One way to get teens involved in politics is to mess with their driver's licenses.
A recent New Jersey state law requires teen drivers with a provisional license to display a red decal on the front and rear license plates. The removable decals are $4 a pair, and failure to display a decal results in a $100 fine.
Also known as Kyleigh's Law, the decal will help police officials enforce N.J.'s Graduated Driver License laws, which prohibit teens (17-20 years of age) on a "probationary" license from driving between 11:01 p.m. and 5 a.m., and restricts teens to a one-passenger limit, regardless of family affiliation, unless a parent or guardian is in the vehicle.
Though the law screams common sense and is currently practiced in Canada and several European countries, N.J. state Sen. Tom Goodwin, teens, and their parents are rallying against what they're calling a bull's-eye of sorts that could make female teens easy prey for stalkers.
To protest what they argue amounts to profiling and the curtailing of their rights, teens are organizing and taking their cause to the new political frontline of Facebook.
Pages such as "Kyleigh's Law lets creepers know I'm young and alone," is liked by more than 14,000 people.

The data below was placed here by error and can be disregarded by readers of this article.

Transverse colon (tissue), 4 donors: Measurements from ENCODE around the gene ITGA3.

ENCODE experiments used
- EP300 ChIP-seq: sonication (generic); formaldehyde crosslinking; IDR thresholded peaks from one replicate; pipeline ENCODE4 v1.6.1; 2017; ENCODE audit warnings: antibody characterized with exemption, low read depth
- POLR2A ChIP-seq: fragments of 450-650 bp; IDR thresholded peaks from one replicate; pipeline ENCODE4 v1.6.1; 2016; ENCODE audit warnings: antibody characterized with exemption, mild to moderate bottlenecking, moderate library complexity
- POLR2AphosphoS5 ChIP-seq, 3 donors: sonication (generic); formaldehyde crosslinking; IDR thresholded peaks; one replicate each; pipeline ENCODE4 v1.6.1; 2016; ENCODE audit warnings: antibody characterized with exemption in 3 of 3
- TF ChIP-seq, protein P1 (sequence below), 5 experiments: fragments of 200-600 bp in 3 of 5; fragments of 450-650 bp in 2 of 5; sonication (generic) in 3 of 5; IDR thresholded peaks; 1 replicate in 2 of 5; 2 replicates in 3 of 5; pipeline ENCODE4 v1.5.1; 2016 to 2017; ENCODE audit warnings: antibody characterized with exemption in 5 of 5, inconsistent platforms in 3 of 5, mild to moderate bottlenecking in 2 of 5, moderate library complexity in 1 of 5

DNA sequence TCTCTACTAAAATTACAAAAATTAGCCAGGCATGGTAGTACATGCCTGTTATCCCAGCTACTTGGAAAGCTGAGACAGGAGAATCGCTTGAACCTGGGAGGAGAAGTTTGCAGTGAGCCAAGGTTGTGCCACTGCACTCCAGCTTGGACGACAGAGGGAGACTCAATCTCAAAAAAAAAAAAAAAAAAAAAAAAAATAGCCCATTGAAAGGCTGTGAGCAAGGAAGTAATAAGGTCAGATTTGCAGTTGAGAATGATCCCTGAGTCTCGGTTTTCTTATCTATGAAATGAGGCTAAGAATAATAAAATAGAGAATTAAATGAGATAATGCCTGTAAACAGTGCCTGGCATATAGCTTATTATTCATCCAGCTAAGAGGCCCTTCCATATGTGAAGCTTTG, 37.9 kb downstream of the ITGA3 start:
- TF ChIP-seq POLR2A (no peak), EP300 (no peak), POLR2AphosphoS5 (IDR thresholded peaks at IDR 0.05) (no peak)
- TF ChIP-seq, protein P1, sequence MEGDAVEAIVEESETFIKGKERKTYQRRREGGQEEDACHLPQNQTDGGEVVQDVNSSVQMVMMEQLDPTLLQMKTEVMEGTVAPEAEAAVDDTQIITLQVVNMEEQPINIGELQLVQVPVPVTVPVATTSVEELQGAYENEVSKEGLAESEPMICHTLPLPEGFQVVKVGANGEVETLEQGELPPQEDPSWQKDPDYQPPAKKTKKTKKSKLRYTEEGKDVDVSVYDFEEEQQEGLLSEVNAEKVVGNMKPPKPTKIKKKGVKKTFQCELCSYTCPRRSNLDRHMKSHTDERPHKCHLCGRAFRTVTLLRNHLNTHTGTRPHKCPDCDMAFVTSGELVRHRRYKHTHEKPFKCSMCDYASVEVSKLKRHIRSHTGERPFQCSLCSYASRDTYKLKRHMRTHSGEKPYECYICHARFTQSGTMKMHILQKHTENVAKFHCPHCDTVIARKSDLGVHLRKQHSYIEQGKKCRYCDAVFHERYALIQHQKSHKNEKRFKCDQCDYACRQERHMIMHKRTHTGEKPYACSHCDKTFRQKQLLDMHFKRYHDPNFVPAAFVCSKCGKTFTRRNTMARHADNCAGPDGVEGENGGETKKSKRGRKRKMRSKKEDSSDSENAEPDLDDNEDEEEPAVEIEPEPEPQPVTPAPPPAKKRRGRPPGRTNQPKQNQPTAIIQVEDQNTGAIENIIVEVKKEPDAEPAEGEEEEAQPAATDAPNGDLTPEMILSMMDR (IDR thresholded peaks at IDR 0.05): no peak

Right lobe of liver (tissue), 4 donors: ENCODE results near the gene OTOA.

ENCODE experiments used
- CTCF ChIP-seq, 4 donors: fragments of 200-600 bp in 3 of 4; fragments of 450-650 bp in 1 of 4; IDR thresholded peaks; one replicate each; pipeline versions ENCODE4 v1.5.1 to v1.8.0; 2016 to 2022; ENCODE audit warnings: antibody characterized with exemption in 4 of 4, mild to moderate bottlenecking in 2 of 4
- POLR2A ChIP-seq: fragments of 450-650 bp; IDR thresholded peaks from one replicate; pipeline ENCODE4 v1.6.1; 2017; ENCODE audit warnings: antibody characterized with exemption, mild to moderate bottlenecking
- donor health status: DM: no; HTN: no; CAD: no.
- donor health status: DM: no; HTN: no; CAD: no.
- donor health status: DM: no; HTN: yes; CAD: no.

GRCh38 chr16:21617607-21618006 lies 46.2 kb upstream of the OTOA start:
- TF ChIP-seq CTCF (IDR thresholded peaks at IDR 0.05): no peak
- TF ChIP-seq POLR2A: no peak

Vehicle crashes are the leading cause of death among teens, with 3,500 dying in 2008 and more than 350,000 treated in emergency rooms as a result of car-related injuries in the United States. Reports show that a teen's risk for an accident is highest in the first year of driving, and their chances increases exponentially with the number of teen passengers in the vehicle.
The reactionary backlash is not entirely unfounded; protesters are citing a similar situation in Florida in the '90s in which decals on rental cars made tourists targets of crime. The law went into effect May 1, and it's too soon to tell what impact the new requirements have made, if any.
However, the DMV may experience increased revenue from sticker replacement because of the popularity of the Facebook game "Stealing Kyleigh's Law Stickers," liked by more than 1,200 fans.
(Source: WSJ via AutoWeek)